Throwback Reviews: 'E.T. the Extra-Terrestrial'

By Michael Kaye

E.T. the Extra-Terrestrial (Review)

Welcome back to another installment of Flashback Cinema. This weekend is the release of the new Steven Spielberg film, The BFG, which is his return to his family friendly roots. In honor of this, today we're going back to one of the biggest blockbuster hits from 1982, the sci-fi classic, E.T. the Extra-Terrestrial.

Here's the story. A troubled child summons the courage to help a friendly alien escape Earth and return to his home-world.

For a lot of people, this is their favorite Spielberg film of all time. I don't know I'd call it my favorite per se, but it most certainly belongs in the conversation. Here are some of the reasons why I love this movie.

*Possible spoilers ahead*

Let's start things off with the man himself, Steven Spielberg. What makes this film so beloved is the fact that it was inspired in part by his own childhood memories, combined with elements from a failed follow up to Close Encounters of the Third Kind he worked on called Night Skies. His personal connection to the story gives this movie a great deal of authenticity in terms of capturing that youthful spirit. Now, as much as I like Spielberg's historical dramas, it's films like E.T. that I feel are right in his wheelhouse. Seeing this movie on the big screen really made me appreciate scenes such as the first flying bike sequence, as well as the opening, which has a great sense of mystery and intrigue.

The cast in this film did a fantastic job. Henry Thomas is great as Elliot, our main character who forms a physical, mental and emotional bond with E.T. The chemistry he shares with his sibling, played by a very young Drew Barrymore and Robert MacNaughton feels very believable, like this is exactly how brothers and sisters behave. Dee Wallace is kind of underrated as Mary, the recently divorced mother.

A name that hardly ever comes up when talking about this movie is Carlo Rambaldi, who designed the animatronics of E.T. I'm trying to imagine what it would be like if this movie was made today, but the idea of a computer animated version of E.T. is kind of terrifying. Funny enough, that's pretty much how Mars, Incorporated felt about the design. They were so turned off by its "ugly" design that they refused to allow M&M's to appear in the film. In hindsight, that was probably their biggest regret, since this movie helped put their competitor, Reese's Pieces, on the map.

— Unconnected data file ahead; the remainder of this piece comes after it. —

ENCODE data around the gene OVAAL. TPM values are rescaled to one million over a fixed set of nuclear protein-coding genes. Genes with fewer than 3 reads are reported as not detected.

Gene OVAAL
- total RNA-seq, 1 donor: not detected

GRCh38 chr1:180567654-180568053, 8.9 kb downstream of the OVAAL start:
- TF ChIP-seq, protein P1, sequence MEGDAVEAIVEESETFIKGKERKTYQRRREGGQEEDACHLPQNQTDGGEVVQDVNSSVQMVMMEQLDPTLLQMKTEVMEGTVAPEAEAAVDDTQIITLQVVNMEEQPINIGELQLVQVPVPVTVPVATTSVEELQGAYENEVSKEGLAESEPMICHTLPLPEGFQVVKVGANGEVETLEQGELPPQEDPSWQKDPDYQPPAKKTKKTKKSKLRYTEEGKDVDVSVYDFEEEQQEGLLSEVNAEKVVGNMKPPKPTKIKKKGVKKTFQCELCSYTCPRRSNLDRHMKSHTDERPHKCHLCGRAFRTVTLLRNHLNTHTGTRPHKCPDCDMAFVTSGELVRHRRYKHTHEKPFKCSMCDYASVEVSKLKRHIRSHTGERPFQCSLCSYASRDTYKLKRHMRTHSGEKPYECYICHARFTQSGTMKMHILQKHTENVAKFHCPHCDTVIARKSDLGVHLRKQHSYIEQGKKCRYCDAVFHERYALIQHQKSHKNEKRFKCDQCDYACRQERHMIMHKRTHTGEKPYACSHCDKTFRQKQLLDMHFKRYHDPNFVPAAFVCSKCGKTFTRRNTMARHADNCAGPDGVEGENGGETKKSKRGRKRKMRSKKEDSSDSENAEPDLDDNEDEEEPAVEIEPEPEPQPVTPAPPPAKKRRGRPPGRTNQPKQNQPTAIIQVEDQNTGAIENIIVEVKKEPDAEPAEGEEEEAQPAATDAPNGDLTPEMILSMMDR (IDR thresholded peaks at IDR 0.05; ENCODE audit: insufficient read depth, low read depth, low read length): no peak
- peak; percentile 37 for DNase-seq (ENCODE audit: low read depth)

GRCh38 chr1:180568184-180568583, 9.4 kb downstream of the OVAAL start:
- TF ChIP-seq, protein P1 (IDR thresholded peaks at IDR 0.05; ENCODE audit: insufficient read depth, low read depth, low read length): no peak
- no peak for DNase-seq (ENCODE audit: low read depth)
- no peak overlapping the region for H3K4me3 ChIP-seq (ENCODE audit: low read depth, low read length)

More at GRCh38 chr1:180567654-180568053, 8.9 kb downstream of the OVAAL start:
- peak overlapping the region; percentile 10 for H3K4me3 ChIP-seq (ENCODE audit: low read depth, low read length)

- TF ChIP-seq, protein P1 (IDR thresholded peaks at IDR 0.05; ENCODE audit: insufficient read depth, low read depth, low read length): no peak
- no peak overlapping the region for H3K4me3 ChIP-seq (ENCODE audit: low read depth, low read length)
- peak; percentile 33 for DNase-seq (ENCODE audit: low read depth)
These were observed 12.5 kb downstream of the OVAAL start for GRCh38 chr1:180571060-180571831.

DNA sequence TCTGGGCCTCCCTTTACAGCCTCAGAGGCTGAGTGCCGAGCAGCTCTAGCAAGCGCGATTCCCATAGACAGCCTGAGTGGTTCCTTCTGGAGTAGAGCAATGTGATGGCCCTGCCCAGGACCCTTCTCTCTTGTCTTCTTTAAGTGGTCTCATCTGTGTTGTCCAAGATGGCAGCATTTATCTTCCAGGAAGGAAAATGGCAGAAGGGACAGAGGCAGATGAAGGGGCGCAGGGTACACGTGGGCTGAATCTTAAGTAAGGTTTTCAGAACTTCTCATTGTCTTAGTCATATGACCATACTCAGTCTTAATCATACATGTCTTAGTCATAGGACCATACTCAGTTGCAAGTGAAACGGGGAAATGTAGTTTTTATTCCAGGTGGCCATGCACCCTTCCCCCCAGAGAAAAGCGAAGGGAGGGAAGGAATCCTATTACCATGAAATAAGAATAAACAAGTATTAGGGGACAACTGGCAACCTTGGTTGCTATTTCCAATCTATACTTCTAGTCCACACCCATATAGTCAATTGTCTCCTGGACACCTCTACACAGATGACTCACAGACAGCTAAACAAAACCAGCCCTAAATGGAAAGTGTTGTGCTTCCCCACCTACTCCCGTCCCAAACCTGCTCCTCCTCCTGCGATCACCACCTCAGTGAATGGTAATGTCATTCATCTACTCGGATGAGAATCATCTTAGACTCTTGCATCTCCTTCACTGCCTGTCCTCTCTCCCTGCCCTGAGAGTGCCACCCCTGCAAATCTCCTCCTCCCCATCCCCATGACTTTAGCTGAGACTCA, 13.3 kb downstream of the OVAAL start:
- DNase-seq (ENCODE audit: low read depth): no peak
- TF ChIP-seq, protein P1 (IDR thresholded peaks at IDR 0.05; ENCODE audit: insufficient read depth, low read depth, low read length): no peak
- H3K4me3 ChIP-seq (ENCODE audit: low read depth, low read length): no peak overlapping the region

Finally, it's a Spielberg film, so I have to talk about John Williams's score. That main theme really captures childhood imagination perfectly, and it works really well during the flying bike sequence. There's a reason he earned that AFI Lifetime Achievement Award, and it's because the music that he composes has lasted throughout multiple generations.

10/10 STARS

E.T. the Extra-Terrestrial is a fantastic sci-fi adventure film for all ages. Spielberg truly had all the right tools, from the cast, to the story, to the animatronics team, and John Williams's score. It's exciting to see Spielberg returning to his roots, even going as far as re-teaming with E.T.'s screenwriter Melissa Mathison on The BFG.

Now I wanna hear from you guys! What did you think of E.T. the Extra-Terrestrial, and which upcoming Steven Spielberg projects are you most looking forward to? Drop your thoughts in the comments below, and stay tuned for my next editorial, where I finally get to talk about Neon Demon, as well as share my thoughts on which comic book property would be best suited for director Nicolas Winding Refn.